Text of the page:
Dubai-based Limitless has made progress on its debt repayment.
The developer plans to repay Dh2.07 billion, or 42 per cent of its outstanding debt, and has won the approval of 90 per cent of banks involved on a revised deal to restructure its debt by extending the remaining payments to 2018, its chairman said yesterday.
Limitless will repay Dh1.9bn to banks and Dh176 million to trade creditors.
The company sold half of its 14 million square metre land bank in the Saudi capital Riyadh to the Saudi property developer Al Akaria for Dh2.07bn.
The deal was worth 2.13bn Saudi riyals, according to Al Akaria’s statement to the Saudi stock exchange posted in October last year.
Limitless, which was hard hit by the financial crisis, has been in talks with creditors for more than a year about a revised restructuring plan. It had received an extension to a US$400m debt repayment that was due on December 31 last year.
State-owned Limitless had agreed in 2012 to restructure its Dh4.45bn debt by 2016.
“We are asking for 2018 because we think it is achievable and we have to have ample time to enable us to perform,” said Ali Rashid Lootah, the chairman of Limitless.
“In 2018 [Limitless] will be debt-free and it will be making profit hopefully before 2018.”
He declined to give details about the revised restructuring plan currently in negotiation with banks.
But he expects the remaining 10 per cent of banks to agree to the terms of the revised plan following the payment announcement. About 90 per cent of 18 banks are on board. Some 60 per cent of the total debt of Dh4.45bn is held by local banks.
“We are sure the banks will be very cooperative with us on the revised restructuring plan to enable us to perform and meet our obligations towards them, and towards trade creditors and towards our investors in Downtown Jebel Ali,” said Mr Lootah.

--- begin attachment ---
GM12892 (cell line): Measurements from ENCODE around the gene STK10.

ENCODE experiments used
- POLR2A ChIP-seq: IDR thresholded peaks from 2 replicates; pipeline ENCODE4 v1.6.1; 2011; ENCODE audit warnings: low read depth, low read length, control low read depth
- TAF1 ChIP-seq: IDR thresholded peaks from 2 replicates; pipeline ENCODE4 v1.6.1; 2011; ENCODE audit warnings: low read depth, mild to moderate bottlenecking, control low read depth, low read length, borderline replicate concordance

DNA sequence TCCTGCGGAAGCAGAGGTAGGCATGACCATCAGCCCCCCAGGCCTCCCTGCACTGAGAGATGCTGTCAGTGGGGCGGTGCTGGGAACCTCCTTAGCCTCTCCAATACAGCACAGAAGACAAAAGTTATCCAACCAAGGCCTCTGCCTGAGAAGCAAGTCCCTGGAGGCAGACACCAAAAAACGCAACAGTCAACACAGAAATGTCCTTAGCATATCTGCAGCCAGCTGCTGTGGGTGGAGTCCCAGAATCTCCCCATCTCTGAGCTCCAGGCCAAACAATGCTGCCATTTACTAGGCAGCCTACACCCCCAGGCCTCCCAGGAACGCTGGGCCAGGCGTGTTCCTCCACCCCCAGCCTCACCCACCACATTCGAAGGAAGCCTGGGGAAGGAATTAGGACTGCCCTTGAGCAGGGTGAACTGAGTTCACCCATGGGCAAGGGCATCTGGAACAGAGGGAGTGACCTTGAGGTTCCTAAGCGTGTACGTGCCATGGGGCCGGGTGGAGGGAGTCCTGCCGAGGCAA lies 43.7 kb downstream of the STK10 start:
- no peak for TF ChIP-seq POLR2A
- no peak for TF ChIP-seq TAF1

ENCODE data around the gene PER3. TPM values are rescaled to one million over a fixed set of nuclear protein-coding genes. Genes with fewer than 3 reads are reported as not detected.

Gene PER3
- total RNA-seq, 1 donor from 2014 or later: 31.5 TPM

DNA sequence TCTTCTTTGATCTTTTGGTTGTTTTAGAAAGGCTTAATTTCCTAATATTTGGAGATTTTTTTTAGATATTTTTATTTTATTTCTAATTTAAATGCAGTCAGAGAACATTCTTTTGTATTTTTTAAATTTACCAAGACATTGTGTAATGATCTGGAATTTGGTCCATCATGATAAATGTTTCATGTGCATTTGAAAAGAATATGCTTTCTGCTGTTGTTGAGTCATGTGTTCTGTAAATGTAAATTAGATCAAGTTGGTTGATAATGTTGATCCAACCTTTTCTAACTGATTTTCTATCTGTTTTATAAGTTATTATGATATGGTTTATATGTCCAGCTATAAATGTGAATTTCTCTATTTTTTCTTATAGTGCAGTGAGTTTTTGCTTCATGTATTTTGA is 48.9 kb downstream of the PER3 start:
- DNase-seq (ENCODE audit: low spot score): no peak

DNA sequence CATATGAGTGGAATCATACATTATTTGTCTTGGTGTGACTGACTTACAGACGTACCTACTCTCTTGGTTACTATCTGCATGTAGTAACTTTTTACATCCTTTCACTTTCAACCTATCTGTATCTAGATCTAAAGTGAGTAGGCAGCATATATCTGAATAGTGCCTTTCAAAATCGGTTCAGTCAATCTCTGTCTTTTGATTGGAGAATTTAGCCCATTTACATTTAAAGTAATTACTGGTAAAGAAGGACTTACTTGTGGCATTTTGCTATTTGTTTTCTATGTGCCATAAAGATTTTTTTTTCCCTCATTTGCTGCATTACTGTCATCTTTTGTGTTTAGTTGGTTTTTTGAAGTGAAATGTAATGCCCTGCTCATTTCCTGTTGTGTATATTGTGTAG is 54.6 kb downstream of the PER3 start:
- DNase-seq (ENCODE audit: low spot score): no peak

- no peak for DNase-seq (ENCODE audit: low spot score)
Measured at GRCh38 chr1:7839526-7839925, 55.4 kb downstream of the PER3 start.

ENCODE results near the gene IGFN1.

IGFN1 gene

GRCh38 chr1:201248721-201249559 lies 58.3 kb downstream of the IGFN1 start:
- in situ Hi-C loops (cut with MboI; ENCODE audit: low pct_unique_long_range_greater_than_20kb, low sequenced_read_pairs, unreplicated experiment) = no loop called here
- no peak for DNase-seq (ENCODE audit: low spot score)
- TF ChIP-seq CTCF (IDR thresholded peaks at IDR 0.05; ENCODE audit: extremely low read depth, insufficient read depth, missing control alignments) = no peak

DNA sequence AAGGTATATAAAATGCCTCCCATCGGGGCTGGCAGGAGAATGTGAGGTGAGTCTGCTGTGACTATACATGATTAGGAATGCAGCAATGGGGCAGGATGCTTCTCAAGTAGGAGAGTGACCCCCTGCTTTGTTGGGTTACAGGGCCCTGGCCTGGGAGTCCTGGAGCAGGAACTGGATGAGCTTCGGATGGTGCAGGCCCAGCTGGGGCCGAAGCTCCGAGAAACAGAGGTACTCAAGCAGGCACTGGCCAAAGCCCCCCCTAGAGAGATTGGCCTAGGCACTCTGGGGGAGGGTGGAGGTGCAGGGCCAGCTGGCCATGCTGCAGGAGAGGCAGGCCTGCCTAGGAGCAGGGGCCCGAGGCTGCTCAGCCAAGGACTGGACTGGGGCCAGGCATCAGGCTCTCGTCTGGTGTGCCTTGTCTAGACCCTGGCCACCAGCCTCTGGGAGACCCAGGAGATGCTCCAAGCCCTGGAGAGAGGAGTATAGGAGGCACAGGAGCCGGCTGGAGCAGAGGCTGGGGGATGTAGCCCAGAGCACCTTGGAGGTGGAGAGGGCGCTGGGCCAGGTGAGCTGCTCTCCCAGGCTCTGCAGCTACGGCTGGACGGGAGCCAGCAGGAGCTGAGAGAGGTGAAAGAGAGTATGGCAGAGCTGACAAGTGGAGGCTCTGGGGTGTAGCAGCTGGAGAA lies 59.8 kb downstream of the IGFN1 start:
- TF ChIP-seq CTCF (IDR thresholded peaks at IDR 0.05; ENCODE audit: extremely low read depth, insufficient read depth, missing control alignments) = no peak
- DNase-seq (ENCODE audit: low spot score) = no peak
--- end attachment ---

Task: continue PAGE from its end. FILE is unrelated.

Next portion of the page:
“I think we are in a better position than the earlier restructuring plan.”
The firm, which has assets in the UAE, Saudi Arabia, Vietnam and Russia, is planning to use proceeds from its Dubai projects, primarily in Downtown Jebel Ali area, to help generate income in the coming phase.
Overseas projects are “still going on”, Mr Lootah said, without providing further details.
“So that’s [Dubai] on our radar screen. That will really give us really good income for the company and it will give us flexibility also to sell some apartments in a unique location,” said Mr Lootah. “We have more than enough [cash] but you know we have to keep the company running and we have to continue developing.”
The Jebel Ali project will have demand because of its proximity to the Al Maktoum airport, Expo 2020 site and infrastructure in the area despite the softening of real estate prices in the residential sector, said Mr Lootah.
The company is also in talks with different entities to cooperate in projects overseas, initially as development adviser and project manager, he said, without providing more details.
Limitless, which was formerly under Dubai World, is one of several Dubai-based companies that suffered from the financial crisis.
During the global crash, Dubai property prices plummeted by more than 50 per cent and Limitless was forced into its debt restructuring programme.
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